In 1871 the Lancaster architects Paley and Austin restored the church, added a chancel and a vestry, installed an alabaster and mosaic reredos. They reseated the church, increasing its capacity from 536 to 656. In 1881–82 the same architects carried out work at the east and west ends of the church, added a central tower. By this time the only remaining parts of the original chapel were the nave roof and the south porch, rebuilt outside the south aisle in 1852. Internal alterations were carried out including the removal of the reredos. A northeast vestry designed by George Pace was added in 1961. After a fire in 1988, which destroyed the nave roof, the church was restored by Michael Bottomley in the following two years. In 2005–06 the interior of the church was reordered by Paul Grout; the aisles were partitioned behind glass to make separate spaces, a corridor was built at the west end of the church to link the aisles. The south transept was converted into a refreshment area, served by a kitchen in the south aisle.

A new altar and communion rails were built, were sited beneath the central tower. The pipe organ was replaced by an electronic organ. St Mary's is constructed in slate stone with sandstone dressings and slate roofs, its plan is cruciform, consisting of a nave and south aisles under separate roofs and south porches and south transepts, a chancel, two vestries, a tower at the crossing. The tower is with a stair turret rising to a higher level at the southeast corner. In the lowest stage, on the north and south sides, are pairs of two-light transomed windows; the middle stage contains clock faces in lozenge-shaped frames on the north and south sides, two round-arched lancet windows in the east and west sides. In the top stage are two-light bell openings on each side, flanked by blind arches. At the top of the tower is a parapet with a quatrefoil frieze, a small pyramidal roof; the five-light east window is in Decorated style. At the top of the east gable is a small stone cross. Along the north aisle are buttresses, two-light Geometric-style windows and a porch.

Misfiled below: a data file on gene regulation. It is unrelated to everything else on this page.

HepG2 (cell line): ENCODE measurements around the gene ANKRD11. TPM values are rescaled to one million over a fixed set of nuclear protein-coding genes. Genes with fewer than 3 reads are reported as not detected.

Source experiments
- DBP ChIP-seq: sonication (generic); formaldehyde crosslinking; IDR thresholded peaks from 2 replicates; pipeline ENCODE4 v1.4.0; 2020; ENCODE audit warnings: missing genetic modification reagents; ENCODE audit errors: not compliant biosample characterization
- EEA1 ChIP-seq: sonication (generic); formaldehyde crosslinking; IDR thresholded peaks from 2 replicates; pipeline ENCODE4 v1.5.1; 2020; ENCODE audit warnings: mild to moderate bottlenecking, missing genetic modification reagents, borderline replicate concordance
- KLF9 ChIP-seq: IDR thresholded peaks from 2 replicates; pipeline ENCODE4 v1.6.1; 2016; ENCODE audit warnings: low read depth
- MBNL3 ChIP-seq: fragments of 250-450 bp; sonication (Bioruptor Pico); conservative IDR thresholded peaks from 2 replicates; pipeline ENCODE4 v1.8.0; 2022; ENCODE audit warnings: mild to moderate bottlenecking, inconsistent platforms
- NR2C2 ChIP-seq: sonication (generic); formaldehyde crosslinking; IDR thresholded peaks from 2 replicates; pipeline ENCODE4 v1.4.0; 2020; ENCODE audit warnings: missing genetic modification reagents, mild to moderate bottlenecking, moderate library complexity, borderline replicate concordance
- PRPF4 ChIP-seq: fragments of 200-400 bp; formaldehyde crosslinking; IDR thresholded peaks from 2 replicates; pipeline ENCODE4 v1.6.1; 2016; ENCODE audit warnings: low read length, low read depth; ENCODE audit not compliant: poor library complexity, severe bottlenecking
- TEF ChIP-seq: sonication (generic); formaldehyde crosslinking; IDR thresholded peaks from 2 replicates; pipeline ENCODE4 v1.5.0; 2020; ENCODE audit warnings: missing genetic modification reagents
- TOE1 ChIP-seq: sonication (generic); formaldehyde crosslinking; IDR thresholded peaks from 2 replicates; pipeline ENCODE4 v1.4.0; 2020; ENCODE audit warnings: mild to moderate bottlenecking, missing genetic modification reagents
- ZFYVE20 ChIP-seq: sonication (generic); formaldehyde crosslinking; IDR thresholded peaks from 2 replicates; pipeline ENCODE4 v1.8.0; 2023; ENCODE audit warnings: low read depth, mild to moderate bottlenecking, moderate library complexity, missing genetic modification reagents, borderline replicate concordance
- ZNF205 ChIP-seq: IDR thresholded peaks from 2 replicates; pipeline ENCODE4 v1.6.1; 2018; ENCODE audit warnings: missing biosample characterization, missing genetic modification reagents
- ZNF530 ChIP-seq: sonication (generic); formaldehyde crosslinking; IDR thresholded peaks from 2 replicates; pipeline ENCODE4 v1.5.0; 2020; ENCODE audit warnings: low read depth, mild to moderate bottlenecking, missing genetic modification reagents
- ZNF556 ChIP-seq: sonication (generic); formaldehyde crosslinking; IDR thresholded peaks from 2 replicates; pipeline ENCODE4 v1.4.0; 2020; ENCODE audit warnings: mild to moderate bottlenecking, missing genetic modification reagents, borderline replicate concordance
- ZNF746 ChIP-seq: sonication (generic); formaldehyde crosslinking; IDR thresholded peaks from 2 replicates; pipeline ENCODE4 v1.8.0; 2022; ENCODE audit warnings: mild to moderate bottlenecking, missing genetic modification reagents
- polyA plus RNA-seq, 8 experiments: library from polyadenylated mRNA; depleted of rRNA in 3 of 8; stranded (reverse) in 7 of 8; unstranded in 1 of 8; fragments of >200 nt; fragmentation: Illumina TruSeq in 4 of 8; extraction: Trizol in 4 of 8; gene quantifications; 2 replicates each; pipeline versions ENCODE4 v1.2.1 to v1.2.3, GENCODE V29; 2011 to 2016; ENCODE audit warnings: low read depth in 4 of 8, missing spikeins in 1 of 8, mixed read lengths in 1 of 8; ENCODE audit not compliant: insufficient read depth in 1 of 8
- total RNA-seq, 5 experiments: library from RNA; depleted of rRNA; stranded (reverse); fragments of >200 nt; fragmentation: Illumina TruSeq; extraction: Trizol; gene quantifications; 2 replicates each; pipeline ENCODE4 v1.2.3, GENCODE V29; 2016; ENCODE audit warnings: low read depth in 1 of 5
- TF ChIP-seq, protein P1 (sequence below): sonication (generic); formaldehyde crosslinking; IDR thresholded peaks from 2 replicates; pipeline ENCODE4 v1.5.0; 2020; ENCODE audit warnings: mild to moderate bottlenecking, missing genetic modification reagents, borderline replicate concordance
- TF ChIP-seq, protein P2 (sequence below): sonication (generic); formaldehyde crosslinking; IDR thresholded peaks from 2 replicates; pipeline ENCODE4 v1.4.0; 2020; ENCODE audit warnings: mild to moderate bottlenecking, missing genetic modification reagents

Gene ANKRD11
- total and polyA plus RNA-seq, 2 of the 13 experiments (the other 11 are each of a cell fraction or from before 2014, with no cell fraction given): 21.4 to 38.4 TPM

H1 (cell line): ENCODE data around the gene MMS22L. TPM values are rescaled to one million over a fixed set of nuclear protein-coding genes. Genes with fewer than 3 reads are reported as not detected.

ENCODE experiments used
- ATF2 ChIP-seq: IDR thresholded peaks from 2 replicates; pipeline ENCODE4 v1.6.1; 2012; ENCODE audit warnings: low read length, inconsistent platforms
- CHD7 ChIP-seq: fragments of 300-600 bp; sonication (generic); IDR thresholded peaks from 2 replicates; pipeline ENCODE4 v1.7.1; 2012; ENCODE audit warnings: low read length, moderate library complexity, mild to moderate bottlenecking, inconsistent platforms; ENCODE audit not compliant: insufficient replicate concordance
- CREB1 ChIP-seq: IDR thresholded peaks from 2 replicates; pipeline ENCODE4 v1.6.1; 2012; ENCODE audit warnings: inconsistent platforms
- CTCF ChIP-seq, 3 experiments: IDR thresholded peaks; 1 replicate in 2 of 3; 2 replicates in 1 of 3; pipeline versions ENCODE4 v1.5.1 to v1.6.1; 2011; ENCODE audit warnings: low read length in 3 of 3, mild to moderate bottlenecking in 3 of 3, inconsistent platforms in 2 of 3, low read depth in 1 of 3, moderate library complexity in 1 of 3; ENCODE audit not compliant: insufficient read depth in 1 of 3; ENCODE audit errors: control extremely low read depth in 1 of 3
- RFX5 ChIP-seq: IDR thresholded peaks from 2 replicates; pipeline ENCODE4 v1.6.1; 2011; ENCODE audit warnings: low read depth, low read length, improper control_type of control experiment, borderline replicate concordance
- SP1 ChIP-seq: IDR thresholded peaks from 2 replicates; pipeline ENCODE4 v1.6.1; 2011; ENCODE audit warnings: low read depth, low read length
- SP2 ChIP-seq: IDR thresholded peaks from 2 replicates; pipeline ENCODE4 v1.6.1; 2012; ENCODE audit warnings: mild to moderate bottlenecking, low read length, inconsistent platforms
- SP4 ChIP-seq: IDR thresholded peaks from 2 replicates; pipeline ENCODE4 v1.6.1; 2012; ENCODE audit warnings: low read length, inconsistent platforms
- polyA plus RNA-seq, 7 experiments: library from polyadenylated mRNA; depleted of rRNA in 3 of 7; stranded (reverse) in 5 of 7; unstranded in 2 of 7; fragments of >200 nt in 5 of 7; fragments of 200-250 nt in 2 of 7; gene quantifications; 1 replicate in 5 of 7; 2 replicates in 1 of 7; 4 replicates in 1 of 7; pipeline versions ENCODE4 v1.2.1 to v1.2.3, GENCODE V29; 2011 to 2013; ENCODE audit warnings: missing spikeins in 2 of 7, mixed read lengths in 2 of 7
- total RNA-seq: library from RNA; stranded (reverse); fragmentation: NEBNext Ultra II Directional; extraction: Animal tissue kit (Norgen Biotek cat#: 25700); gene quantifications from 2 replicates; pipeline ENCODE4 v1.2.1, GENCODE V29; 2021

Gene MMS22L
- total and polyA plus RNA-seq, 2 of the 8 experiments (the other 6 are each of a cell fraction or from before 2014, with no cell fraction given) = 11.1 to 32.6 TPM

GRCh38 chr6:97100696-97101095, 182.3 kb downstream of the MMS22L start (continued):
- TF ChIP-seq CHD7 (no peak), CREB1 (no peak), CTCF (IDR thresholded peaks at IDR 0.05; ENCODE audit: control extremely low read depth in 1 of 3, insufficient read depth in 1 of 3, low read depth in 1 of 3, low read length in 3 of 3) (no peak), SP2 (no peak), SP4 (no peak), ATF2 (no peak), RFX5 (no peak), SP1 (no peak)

The north transept has a three-light window, an adjacent apsidal vestry. Along the south aisle are windows, some of which are lancets, the others containing plate tracery, a gabled porch. In the south transept is blind arcading containing slit windows. At the west end of the church are three buttressed gables, each with topped by a small stone cross; the west window has four lights, in each of the aisles is a two-light window. The arcades between the nave and the aisles have seven bays; the arches in the north arcade have pointed arches, those in the south arcade have round arches. The arcades to the transepts have two bays; the south aisle contains a meeting room and a toilet. The furniture, other than the added altar and communion rails, was designed by Paley and Austin; the choir stalls are decorated with pierced friezes, have poppyhead finials. The wooden pulpit is polygonal, is decorated with a frieze of pierced tracery; the font consists with black marble shafts at the corners. The stained glass in the east window dates from 1893, is by Burlison and Grylls.

It depicts the Sermon on the Mount. There is stained glass in other windows by different designers. Listed buildings in Windermere, Cumbria List of ecclesiastical works by Paley and Austin List of works by J. S. Crowther List of works by George Pace Bibliography

Lohfelden